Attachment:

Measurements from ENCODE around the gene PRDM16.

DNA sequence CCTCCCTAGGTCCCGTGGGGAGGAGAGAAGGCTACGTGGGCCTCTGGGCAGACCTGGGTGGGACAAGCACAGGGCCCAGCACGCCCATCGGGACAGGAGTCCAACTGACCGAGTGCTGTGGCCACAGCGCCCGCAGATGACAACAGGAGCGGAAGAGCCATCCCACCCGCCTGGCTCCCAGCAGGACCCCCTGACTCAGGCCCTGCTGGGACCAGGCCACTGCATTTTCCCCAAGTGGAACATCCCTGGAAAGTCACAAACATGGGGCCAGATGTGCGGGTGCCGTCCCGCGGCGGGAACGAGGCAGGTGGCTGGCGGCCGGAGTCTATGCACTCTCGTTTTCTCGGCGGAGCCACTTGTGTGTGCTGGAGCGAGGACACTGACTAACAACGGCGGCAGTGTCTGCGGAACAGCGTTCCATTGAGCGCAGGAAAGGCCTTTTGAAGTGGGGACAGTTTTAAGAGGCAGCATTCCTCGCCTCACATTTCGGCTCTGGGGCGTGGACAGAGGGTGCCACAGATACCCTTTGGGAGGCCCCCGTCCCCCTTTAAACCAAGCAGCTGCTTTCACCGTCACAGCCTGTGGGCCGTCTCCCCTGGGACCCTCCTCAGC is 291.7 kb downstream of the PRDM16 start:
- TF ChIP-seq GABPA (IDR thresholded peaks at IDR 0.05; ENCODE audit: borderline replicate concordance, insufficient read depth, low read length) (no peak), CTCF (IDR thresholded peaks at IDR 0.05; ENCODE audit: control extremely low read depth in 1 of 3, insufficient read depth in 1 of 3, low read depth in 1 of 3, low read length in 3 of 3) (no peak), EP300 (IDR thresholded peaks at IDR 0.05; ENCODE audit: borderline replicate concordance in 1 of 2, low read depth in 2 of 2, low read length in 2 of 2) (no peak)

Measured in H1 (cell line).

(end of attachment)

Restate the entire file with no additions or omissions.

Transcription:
Measurements from ENCODE around the gene PRDM16.

DNA sequence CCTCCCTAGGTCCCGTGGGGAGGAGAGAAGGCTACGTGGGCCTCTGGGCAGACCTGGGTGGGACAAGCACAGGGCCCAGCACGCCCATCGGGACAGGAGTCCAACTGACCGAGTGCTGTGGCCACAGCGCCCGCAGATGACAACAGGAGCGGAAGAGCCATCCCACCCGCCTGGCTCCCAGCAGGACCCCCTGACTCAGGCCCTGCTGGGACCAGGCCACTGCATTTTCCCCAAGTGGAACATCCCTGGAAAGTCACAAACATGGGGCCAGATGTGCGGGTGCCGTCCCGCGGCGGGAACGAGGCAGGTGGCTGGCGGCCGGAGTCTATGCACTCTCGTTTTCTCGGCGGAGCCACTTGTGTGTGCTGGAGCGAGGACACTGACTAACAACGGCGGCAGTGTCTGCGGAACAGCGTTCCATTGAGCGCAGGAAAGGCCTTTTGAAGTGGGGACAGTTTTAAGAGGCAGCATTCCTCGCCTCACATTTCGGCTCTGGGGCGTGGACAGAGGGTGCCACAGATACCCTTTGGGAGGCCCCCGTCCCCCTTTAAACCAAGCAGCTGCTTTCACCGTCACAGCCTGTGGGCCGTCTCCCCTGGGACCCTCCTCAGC is 291.7 kb downstream of the PRDM16 start:
- TF ChIP-seq GABPA (IDR thresholded peaks at IDR 0.05; ENCODE audit: borderline replicate concordance, insufficient read depth, low read length) (no peak), CTCF (IDR thresholded peaks at IDR 0.05; ENCODE audit: control extremely low read depth in 1 of 3, insufficient read depth in 1 of 3, low read depth in 1 of 3, low read length in 3 of 3) (no peak), EP300 (IDR thresholded peaks at IDR 0.05; ENCODE audit: borderline replicate concordance in 1 of 2, low read depth in 2 of 2, low read length in 2 of 2) (no peak)

Measured in H1 (cell line).